Syracuse, N.Y. – By next year, owners of a gas-fired power plant on Seneca Lake hope to be producing enough electricity to power 85,000 homes.
But much of that electricity won’t turn on lights in living rooms. It will instead stay on site at the plant in Dresden, powering up to 27,000 computers that will run 24 hours a day to snag increasingly rare virtual currency called bitcoin.
The plant worries climate change activists, who say the extraordinary amount of energy consumed in what’s known as bitcoin mining will make it hard for New York to meet its aggressive climate change goals.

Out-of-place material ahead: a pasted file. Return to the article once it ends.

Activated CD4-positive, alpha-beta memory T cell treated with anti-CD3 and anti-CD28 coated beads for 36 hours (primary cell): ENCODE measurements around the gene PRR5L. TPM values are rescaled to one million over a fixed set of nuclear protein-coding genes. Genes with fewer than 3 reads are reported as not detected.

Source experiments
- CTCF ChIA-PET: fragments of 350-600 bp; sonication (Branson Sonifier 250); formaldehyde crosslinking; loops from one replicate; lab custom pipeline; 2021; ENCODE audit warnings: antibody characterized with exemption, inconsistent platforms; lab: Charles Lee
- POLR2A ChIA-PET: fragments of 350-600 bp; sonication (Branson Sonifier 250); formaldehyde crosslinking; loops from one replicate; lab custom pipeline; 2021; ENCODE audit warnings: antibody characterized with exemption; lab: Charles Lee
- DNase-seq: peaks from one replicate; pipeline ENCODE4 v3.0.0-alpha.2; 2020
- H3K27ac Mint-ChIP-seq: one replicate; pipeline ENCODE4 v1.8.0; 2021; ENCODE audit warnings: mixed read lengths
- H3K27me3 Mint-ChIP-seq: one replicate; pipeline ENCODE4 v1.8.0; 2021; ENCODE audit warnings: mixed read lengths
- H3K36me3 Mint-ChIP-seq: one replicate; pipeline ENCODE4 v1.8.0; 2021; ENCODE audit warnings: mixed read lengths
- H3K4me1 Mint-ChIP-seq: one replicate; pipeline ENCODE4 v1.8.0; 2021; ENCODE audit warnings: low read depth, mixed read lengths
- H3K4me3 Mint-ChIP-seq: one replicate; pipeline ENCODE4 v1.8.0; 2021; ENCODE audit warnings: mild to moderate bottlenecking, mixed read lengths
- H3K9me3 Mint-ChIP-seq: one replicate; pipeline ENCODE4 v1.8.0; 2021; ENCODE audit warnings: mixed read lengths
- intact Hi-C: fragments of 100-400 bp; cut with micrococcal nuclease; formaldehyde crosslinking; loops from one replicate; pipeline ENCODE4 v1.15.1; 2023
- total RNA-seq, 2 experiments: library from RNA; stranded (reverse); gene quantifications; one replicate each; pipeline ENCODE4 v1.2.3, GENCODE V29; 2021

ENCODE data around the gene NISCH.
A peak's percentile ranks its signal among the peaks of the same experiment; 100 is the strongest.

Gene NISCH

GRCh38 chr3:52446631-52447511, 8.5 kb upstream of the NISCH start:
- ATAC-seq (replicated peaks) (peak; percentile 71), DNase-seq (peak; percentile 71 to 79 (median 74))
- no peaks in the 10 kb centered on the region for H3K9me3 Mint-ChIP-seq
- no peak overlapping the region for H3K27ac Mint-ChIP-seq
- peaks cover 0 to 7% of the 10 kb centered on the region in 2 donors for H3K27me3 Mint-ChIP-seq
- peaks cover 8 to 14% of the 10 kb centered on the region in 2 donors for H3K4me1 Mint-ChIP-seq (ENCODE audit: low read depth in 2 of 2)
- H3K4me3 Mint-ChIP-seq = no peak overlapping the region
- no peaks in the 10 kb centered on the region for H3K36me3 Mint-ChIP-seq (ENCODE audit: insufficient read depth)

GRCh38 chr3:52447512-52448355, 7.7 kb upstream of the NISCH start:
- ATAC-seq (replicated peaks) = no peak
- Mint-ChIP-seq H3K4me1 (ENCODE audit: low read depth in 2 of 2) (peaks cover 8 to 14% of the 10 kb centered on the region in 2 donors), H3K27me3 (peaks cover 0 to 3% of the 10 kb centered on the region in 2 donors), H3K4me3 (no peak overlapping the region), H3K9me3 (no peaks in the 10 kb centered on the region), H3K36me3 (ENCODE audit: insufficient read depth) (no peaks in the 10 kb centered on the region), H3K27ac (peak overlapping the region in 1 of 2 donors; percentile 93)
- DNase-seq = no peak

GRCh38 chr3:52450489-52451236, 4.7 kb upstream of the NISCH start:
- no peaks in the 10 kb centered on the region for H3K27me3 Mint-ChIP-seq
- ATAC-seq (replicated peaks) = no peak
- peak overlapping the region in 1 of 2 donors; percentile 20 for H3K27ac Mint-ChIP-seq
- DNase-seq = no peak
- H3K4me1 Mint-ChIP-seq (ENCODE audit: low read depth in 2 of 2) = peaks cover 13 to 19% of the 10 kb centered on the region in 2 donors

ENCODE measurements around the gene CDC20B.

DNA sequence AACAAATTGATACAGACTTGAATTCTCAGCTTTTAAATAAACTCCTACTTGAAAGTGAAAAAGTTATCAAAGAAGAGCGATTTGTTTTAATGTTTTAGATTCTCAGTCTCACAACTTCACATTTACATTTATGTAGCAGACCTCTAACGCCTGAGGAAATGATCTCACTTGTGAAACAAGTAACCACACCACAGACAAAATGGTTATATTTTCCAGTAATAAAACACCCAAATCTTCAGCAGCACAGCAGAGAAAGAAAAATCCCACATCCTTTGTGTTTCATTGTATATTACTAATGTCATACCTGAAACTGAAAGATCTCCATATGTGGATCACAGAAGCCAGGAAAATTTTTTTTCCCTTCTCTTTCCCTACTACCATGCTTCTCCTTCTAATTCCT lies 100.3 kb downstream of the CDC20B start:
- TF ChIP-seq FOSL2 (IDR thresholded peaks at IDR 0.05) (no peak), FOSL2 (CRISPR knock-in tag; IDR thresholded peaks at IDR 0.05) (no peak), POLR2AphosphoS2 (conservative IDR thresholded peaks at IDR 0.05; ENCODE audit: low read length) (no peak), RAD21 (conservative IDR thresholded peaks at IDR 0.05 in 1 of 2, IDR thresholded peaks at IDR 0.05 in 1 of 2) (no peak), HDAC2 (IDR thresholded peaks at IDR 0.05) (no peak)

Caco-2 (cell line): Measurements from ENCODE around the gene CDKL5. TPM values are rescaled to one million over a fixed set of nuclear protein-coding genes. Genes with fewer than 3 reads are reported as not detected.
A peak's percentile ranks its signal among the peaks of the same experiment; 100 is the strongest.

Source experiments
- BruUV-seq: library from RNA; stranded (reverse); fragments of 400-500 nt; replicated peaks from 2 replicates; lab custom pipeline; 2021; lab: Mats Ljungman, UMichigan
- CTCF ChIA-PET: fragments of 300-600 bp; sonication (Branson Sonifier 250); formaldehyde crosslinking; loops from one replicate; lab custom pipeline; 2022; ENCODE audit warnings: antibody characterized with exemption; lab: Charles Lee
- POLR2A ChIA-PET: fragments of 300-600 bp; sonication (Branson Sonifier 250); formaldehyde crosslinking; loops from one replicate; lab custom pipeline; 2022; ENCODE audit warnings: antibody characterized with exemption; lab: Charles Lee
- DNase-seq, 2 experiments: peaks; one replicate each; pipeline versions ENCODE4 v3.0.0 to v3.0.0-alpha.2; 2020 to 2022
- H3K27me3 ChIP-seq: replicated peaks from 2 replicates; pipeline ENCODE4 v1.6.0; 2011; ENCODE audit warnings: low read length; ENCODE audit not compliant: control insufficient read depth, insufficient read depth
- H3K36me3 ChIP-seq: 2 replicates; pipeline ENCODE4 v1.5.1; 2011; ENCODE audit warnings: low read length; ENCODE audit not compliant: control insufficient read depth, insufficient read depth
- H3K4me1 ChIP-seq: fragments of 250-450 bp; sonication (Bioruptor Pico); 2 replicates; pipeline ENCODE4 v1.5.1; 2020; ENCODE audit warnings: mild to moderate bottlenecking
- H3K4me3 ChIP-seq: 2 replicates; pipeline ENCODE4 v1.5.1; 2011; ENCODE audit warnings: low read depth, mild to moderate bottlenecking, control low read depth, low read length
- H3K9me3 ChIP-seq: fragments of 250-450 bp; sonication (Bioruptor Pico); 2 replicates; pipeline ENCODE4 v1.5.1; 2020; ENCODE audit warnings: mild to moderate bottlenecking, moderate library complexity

“We’re talking about burning more fossil fuels to make fake money in the middle of climate change, which we view as insane,” said Yvonne Taylor, vice president of the environmental group Seneca Lake Guardian.
The Greenidge Generation Holdings plant is part of a growing trend. Lucrative cryptocurrency centers gobble up huge amounts of energy, so much so that they take over power plants or old factories to use for themselves. Several have already set up shop in Upstate New York, where energy is cheap and cold weather reduces the cost of cooling thousands of computer processors, each of which emits as much heat as a 1,400-watt hair dryer.
New York will have to grapple with the surging demand of bitcoin mining if the state expects to meet to slash greenhouse gas emissions, said Tristan Brown, a professor of sustainable resources management at SUNY College of Environmental Science and Forestry.